And unlike bulimia and binge eating disorder, anorexia has a diagnostic weight standard. The DSM-V requires the patient to have a “significantly low” body weight, which is defined as a BMI at or below the 17th precentile. People who are thin to begin with, or have always naturally fallen lower on the BMI chart, can achieve diagnosis much faster than a patient who was not thin when their symptoms began to manifest. Some people have to suffer much longer just because of their natural bodyweight, and, as already noted, the earlier the symptoms are treated, the better the prognosis. Because of this, some larger individuals are never diagnosed, and, instead, are praised for their weight loss.

But we’re talking about a mental illness here, which, by definition, is something that changes emotion, thinking or behavior. It manifests in the brain, and may or may not have physical side effects — like weight loss. So weight loss shouldn’t be a diagnostic measure, but it is. And it’s one of the biggest privileges that came with my own diagnosis.

It’s true that some of my hardest years living with this disease have been years in which I looked perfectly healthy. But it’s also true that, despite how I look now, I still have a diagnosis. And because of this, when I ask for help, people don’t question the validity of my struggle or my story. When I go to the doctor, it’s printed in my file and clinicians know that they shouldn’t recommend things like cutting food groups out of my diet. I’m proud of the work that I’ve done to get to where I am. But I can’t deny the secondary factors that come with my diagnosis, all of which helped me get to where I am.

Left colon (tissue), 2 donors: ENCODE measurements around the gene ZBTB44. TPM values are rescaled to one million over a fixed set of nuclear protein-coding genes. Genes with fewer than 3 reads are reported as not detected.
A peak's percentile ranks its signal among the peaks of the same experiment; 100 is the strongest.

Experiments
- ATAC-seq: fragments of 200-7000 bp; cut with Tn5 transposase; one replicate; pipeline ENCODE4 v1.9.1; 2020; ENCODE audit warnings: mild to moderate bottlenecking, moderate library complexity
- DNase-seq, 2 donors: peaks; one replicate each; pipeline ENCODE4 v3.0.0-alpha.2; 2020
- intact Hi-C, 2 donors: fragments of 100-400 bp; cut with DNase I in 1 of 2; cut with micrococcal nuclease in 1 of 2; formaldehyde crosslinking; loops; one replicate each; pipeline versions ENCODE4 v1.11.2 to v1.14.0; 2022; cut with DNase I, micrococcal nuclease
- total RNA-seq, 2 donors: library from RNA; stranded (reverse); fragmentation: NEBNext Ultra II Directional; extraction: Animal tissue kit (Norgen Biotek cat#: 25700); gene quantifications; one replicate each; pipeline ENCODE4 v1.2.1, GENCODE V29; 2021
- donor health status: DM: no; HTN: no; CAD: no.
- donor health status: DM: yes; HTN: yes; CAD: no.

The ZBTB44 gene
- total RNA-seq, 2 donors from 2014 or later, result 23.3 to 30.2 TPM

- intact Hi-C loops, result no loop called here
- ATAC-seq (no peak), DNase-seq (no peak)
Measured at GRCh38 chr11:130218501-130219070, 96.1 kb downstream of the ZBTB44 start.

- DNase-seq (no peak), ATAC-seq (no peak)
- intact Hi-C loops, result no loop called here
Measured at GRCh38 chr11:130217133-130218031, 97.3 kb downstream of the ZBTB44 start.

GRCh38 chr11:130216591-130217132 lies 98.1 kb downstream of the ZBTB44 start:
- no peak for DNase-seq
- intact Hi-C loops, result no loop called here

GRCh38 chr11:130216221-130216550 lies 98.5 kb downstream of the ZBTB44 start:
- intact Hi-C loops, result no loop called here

Here is another truth — I will never fully understand the hardship that undiagnosed individuals face. But I don’t think that a lack of understanding is an excuse for me to be silent. Diagnosis is a privilege. We need to examine this privilege, we need to look at narratives beyond the thin white girl to move forward. I want us to move forward. I want us to move beyond weight, beyond skin color and gender identity. I want us to pay attention.

Leah writes primarily about reading, writing and the spices of the world for The Pitt News. Write to Leah at LEM140@pitt.edu.